P1E.1 The NASA African Monsoon Multidisciplinary Analysis Mission: balloon-borne radiosonde results from Cape Verde

Tuesday, 29 April 2008
Palms ABCD (Wyndham Orlando Resort)
F. J. Schmidlin, NASA/GSFC, Wallops Island, VA; and B. Morrison, T. Baldwin, and E. T. N. Northam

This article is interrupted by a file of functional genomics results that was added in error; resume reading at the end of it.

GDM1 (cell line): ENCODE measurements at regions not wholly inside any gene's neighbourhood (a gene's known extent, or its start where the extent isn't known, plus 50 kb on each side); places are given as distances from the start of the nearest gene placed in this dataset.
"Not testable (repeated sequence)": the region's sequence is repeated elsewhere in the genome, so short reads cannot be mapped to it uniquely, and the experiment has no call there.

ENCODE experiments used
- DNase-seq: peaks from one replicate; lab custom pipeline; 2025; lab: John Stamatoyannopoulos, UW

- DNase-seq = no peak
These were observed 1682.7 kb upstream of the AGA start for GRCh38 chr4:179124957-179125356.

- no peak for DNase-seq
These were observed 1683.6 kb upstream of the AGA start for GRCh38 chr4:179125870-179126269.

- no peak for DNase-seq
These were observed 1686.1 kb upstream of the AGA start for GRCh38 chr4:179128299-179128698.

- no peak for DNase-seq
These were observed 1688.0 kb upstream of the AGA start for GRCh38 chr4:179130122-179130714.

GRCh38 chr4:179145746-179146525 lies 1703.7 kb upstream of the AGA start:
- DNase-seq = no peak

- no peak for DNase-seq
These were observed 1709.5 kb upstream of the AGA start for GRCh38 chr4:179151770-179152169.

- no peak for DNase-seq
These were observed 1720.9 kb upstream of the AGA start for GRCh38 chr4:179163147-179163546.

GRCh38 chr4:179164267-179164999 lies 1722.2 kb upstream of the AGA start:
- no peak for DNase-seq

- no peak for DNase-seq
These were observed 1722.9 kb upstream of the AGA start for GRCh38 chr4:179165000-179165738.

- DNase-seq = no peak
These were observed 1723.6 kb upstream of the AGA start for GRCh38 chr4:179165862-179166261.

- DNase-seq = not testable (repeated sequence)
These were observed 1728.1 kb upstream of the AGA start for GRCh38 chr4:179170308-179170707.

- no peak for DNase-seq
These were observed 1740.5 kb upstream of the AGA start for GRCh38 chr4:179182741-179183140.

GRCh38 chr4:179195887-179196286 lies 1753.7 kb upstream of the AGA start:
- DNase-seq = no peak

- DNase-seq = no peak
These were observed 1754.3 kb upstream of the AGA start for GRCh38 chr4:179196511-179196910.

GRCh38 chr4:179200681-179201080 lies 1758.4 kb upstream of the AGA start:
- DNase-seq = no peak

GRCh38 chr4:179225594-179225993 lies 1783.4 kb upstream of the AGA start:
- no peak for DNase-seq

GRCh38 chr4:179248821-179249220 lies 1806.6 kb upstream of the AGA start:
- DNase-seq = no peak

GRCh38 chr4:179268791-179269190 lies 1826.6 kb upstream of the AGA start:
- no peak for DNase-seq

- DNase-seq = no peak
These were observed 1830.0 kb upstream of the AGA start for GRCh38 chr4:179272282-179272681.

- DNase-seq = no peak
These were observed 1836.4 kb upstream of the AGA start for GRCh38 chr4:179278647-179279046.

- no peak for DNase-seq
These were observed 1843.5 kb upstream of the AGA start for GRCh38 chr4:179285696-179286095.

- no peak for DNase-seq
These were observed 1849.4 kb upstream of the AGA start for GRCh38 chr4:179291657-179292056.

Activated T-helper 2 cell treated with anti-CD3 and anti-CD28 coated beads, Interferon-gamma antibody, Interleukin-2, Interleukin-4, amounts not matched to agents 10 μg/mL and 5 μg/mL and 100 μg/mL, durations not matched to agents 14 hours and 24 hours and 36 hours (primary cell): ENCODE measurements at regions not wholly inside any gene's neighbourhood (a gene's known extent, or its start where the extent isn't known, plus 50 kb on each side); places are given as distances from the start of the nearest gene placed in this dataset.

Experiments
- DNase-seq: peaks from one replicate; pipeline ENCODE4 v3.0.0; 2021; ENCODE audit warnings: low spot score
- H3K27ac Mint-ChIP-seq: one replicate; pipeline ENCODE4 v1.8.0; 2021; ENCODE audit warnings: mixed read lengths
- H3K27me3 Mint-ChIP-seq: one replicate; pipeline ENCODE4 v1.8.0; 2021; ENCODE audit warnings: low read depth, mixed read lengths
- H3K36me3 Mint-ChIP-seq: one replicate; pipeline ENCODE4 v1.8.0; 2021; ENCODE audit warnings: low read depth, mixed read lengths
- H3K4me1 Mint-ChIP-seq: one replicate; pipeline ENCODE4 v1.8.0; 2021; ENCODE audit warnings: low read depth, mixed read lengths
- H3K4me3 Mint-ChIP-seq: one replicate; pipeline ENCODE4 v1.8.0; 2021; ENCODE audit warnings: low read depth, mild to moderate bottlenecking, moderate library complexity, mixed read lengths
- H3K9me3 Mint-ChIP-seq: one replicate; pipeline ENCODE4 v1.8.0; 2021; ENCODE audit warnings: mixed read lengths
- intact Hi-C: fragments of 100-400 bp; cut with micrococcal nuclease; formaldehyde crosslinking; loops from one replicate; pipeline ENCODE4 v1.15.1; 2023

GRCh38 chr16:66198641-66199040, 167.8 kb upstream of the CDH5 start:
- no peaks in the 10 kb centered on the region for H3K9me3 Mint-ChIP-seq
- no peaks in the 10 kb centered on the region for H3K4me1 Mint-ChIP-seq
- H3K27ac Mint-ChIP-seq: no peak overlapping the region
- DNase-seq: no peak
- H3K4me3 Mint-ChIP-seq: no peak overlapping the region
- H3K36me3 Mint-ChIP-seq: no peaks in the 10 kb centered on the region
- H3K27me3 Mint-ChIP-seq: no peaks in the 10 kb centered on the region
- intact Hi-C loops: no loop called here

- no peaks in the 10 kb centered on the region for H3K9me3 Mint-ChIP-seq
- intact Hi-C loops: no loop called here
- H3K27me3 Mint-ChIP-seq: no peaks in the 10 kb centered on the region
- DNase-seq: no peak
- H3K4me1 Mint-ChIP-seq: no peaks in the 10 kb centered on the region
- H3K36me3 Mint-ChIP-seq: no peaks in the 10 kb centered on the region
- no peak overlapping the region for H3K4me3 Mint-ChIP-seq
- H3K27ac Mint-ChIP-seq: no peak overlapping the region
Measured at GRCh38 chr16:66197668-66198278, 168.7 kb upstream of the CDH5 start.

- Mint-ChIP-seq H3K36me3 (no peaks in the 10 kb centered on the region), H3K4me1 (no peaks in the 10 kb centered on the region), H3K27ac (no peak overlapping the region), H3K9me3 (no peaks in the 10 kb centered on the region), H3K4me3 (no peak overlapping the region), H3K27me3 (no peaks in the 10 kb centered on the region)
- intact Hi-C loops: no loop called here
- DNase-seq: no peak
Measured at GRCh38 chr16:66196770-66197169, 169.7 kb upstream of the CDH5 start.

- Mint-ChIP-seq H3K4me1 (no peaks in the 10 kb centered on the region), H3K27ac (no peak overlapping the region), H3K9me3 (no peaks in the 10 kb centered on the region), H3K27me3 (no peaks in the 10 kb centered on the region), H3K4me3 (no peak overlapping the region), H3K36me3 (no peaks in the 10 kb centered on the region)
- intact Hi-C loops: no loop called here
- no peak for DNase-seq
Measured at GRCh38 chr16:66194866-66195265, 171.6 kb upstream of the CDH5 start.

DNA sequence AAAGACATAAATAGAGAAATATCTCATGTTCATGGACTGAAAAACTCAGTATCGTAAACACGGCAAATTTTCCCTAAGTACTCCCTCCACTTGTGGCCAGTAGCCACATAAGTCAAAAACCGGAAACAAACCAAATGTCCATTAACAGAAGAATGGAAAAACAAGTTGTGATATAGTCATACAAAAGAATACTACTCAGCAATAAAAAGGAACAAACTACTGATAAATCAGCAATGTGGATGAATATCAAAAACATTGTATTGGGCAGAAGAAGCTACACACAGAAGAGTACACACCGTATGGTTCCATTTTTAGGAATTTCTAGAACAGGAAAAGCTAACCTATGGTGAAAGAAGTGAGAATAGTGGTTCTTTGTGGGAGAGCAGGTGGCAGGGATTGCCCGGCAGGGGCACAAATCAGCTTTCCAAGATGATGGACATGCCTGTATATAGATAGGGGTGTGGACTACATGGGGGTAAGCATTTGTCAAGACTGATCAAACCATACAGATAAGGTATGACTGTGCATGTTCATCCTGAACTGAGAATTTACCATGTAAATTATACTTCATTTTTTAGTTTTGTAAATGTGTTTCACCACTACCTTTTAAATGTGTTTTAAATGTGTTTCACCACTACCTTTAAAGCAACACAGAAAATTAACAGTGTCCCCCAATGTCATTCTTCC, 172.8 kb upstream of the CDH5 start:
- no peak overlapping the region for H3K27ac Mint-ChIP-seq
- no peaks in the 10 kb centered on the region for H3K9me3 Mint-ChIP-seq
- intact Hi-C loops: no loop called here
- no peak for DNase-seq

Easterly waves that may develop into damaging hurricanes as they move westward over the southern Atlantic Ocean was the subject of the research mission occurring between 15 August 2006 and 14 September 2006. To study West African-originating easterly wave activity, balloon-borne radiosondes were released as one part of the NASA African Monsoon Multi-disciplinary Analyses (NAMMA) mission, a component of the multi-national mission (AMMA). Radiosondes with Global Positioning System (GPS) capability were released every 4 hours from Praia, Cape Verde Islands and obtained 4-D position information (time, altitude, latitude, and longitude). High-resolution measurements of temperature, relative humidity, and wind at a vertical resolution of 4-6 meters effectively captured significant temporal features of convective and easterly wave activity. Five African Easterly Waves clearly were present during the observational period and are discussed. The axes of these waves in the low-level tropical easterly flow passed over Praia on August 22, 26, and September 3, 9, and 13. We will also present time-series analysis of selected meteorological parameters covering the 30-day campaign period; the interaction of the Saharan Aerosol Layer (SAL); and, the mid-level easterly jet. The radiosone data are an important part of the overall measurement mission contributing to understanding the morphology of easterly wave development, movement, and their sustainment.
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